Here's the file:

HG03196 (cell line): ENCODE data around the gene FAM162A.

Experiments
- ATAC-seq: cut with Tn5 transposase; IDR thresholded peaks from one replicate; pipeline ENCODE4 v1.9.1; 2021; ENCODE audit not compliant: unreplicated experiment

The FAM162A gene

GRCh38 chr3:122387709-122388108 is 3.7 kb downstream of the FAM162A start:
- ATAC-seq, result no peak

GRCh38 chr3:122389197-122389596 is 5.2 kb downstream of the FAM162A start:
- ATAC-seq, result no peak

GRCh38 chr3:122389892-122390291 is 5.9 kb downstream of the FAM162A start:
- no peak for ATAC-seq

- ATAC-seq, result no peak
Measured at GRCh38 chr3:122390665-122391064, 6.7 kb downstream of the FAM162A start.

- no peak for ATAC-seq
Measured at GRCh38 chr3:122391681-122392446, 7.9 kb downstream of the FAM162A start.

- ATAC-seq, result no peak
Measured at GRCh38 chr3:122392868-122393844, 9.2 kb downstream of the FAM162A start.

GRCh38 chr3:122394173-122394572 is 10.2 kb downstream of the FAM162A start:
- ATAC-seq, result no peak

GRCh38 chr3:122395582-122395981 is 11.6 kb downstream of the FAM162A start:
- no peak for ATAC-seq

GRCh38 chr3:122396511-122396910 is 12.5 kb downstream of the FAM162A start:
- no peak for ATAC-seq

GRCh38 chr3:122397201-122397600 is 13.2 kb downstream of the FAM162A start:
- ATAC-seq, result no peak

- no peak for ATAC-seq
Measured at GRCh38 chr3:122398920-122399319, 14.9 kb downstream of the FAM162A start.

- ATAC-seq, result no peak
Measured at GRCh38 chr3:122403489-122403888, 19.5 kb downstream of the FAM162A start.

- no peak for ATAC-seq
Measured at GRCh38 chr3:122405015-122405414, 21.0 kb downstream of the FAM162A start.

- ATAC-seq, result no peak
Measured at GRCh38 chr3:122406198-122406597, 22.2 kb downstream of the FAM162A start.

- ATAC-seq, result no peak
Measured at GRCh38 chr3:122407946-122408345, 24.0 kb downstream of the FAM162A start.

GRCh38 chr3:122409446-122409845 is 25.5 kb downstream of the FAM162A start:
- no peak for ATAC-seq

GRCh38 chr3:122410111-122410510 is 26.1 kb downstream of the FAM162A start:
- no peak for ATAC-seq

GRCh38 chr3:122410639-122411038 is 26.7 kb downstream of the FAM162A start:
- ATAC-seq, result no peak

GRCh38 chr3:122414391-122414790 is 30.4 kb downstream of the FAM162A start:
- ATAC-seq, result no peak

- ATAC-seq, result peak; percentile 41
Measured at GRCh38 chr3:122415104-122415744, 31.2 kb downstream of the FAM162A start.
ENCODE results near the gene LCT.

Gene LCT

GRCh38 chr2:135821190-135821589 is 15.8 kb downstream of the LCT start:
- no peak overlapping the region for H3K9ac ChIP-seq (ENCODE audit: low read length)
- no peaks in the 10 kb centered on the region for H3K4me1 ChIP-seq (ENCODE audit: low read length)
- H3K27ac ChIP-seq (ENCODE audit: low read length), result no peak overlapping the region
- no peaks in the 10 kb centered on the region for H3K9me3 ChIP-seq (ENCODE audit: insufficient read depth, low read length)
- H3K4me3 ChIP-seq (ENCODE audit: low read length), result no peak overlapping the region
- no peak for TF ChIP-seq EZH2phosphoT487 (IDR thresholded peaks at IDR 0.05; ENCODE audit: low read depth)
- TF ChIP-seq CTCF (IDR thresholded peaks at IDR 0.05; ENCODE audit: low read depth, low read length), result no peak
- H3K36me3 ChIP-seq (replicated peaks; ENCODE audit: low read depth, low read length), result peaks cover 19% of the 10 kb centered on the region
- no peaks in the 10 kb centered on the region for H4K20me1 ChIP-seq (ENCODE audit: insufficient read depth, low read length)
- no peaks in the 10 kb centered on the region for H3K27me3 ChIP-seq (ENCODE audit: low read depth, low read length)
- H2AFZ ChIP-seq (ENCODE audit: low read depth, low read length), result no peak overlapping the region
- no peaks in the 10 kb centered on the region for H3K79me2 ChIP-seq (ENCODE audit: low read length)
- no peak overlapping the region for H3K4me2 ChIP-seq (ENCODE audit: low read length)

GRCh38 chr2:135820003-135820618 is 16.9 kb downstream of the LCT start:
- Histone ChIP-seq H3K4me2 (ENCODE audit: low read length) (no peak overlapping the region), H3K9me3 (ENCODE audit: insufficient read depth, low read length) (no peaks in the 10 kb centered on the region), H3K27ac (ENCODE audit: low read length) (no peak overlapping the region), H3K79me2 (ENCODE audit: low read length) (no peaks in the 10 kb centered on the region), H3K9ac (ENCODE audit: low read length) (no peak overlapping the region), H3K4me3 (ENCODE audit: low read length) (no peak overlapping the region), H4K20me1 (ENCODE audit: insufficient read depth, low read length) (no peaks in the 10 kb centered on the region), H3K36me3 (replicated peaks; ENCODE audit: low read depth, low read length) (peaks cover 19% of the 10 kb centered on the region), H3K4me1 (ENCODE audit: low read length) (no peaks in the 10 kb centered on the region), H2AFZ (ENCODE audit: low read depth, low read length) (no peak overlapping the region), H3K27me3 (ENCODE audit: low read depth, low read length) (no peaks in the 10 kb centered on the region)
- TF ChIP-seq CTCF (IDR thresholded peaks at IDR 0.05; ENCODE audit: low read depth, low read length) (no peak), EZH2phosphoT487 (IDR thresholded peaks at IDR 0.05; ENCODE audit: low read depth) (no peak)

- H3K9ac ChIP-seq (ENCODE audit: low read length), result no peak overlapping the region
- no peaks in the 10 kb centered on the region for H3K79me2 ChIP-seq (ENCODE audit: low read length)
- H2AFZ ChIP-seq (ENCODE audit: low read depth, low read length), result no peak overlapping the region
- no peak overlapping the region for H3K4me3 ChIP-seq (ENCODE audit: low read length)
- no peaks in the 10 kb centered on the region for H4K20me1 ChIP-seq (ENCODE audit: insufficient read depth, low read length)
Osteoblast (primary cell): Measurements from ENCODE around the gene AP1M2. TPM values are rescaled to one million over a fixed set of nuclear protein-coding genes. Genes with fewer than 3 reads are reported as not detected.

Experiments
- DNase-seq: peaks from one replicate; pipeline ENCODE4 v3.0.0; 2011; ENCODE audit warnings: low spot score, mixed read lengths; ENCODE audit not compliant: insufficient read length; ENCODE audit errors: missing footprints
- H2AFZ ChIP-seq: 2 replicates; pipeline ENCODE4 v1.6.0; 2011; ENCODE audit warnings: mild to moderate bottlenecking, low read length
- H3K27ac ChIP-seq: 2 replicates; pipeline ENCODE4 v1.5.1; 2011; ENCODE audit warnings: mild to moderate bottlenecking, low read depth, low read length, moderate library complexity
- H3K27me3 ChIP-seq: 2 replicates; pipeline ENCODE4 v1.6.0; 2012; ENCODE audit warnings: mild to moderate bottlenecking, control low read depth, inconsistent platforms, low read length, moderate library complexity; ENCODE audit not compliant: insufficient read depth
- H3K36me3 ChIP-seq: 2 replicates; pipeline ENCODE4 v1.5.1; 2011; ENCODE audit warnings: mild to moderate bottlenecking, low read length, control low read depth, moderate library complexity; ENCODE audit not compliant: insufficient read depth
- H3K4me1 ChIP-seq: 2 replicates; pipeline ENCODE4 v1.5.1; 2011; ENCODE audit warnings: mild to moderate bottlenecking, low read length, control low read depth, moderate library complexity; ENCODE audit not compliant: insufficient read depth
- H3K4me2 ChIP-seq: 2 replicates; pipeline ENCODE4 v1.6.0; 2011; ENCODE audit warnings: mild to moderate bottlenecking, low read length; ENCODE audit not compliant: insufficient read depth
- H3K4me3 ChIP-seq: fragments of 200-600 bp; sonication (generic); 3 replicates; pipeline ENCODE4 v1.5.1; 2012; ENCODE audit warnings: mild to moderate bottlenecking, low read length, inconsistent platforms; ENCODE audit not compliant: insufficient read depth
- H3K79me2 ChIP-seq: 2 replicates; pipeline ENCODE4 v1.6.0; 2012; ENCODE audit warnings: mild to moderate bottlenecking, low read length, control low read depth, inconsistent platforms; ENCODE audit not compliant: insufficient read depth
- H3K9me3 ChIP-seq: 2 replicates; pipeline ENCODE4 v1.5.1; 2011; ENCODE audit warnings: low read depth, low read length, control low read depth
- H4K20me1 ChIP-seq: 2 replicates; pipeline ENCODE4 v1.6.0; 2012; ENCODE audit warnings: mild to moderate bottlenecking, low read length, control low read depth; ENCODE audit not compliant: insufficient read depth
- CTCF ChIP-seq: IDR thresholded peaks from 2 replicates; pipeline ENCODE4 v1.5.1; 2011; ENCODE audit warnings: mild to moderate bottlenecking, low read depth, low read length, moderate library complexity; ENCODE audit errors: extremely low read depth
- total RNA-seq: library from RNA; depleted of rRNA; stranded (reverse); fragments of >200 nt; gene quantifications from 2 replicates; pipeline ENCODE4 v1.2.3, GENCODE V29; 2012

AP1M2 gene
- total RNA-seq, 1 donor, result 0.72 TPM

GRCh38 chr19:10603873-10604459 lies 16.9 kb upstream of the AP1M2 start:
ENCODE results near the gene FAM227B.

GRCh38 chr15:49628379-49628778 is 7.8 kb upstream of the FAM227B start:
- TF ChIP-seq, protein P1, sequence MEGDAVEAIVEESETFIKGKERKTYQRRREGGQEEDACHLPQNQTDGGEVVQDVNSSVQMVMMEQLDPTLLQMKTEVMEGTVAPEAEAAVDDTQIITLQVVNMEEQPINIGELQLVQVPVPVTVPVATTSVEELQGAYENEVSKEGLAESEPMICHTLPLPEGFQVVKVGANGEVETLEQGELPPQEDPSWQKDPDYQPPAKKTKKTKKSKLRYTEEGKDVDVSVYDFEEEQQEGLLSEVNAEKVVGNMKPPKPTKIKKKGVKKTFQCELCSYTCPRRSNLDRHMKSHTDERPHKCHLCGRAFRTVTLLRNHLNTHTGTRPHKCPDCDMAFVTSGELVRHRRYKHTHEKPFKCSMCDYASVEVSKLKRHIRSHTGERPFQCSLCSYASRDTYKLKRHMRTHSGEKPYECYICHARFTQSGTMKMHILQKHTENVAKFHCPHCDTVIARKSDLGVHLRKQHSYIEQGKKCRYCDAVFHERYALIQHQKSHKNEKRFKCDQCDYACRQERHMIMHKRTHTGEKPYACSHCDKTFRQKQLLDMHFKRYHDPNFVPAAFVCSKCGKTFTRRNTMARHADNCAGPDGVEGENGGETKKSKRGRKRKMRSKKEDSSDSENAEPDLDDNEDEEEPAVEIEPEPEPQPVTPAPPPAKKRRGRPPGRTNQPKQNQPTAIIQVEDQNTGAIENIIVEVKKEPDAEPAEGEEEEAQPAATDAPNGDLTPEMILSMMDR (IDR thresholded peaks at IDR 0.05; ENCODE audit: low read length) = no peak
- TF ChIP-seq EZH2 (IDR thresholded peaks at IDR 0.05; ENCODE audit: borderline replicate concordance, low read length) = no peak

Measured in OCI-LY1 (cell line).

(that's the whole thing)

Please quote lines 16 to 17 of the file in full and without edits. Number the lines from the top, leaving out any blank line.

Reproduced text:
Measured at GRCh38 chr3:122392868-122393844, 9.2 kb downstream of the FAM162A start.

GRCh38 chr3:122394173-122394572 is 10.2 kb downstream of the FAM162A start: